Lastly, here is the film I shot, it’s only a minute long (so wont take long to watch!) and edited together so that you hopefully get some idea of it’s size and beauty. Fingers crossed now that it comes back… and soon!

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25 thoughts on “New pond, new stunning dragonfly…

  1. Hi Tricia. I’d literally just pressed the button to add the post and there was your comment! Quick work! Thanks for your comment though and I’m adding your blog to my reading list…

  2. WOW! Jane, that’s beautiful!
    Our pond had a visitor that size when we lived in a Welsh council estate, but it was golden in colour. Had to pick it up to protect it from cats, and it just sat on my hand for a bit. I saw my reflection in its eyes, and it was heavy! Wonderful experience.
    As yours is a female, maybe she’ll lay. I do hope so!

  3. Great capture. That is one monstrous dragonfly. And I loved the video. It was really clean and detailed. Gave a good idea as to the size of the dragonfly. I’ve been thinking of taking a few dragonfly videos and adding them to my blog.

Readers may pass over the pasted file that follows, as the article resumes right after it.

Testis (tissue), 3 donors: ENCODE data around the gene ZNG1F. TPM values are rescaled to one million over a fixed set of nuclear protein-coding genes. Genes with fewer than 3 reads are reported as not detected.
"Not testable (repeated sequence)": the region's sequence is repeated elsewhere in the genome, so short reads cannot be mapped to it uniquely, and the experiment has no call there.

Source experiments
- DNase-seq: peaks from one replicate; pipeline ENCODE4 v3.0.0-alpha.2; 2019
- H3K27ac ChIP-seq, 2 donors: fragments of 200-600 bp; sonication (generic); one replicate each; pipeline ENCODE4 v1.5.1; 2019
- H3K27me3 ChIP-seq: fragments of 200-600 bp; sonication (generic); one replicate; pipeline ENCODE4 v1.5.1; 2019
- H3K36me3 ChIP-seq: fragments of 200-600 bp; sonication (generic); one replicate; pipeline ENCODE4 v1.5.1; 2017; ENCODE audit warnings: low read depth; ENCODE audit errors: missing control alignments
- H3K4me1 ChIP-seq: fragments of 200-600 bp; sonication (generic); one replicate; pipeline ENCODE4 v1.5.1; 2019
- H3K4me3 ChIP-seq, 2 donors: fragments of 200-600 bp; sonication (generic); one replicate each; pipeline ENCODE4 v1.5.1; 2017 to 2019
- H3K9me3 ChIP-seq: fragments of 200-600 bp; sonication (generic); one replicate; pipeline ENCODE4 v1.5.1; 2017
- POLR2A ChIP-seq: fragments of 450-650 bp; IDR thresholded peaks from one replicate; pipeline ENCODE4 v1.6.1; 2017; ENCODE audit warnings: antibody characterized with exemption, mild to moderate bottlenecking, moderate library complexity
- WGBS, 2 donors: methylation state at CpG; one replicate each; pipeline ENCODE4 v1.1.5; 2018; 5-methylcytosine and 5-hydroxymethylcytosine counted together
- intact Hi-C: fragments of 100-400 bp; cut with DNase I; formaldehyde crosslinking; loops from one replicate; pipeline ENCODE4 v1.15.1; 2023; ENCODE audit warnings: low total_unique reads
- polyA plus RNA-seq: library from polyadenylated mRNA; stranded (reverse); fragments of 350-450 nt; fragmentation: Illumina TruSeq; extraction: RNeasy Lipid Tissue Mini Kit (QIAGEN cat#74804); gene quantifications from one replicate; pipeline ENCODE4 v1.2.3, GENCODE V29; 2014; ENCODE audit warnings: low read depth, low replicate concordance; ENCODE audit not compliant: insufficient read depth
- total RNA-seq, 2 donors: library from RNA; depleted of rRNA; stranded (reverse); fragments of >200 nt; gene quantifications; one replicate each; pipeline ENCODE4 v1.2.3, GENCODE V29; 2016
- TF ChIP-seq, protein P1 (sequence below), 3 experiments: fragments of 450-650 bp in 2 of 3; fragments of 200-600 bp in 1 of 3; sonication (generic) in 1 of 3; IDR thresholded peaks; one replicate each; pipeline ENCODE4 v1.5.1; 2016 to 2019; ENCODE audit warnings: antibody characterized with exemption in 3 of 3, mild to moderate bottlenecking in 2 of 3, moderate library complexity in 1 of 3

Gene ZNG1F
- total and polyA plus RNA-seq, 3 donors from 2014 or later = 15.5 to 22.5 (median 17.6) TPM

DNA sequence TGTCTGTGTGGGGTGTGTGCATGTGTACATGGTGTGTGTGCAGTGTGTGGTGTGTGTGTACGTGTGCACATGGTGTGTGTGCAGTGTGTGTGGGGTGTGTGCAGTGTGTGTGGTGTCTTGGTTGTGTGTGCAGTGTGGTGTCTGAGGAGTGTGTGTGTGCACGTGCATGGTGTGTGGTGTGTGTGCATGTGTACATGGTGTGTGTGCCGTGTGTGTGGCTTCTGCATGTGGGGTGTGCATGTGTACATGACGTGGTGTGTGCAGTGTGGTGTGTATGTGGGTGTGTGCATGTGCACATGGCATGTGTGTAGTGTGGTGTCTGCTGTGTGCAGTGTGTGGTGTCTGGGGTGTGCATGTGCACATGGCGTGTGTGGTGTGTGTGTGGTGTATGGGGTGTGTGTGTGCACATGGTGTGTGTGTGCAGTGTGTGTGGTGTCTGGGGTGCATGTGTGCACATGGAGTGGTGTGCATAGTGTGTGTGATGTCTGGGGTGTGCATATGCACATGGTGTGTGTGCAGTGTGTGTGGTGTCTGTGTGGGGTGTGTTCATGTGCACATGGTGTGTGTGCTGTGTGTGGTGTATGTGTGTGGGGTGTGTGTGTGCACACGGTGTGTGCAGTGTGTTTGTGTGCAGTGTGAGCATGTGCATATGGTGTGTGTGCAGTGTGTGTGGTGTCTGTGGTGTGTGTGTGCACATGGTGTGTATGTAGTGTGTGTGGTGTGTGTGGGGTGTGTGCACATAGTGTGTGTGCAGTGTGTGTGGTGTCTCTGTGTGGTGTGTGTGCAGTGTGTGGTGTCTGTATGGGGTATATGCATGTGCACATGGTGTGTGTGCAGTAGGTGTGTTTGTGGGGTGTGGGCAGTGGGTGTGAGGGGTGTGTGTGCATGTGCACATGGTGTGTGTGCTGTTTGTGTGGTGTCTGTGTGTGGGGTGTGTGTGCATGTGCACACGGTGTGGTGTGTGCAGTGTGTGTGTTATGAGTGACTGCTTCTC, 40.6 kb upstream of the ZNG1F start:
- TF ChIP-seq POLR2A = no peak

4. I forgot to add a comment about the ‘attacks’. I guess that is possible, but I think most often people mistake a natural action by insects and other creatures as an ‘attack’. The dragonflies in question were likely just seeking to capture small flying insects which often hover around a person’s face.

    It’s funny how some of the old tales live on. In many countries of the Western world dragonflies were frequently associated with evil things such as the devil or evil spirits while in Asia were mostly associated with peace and tranquility.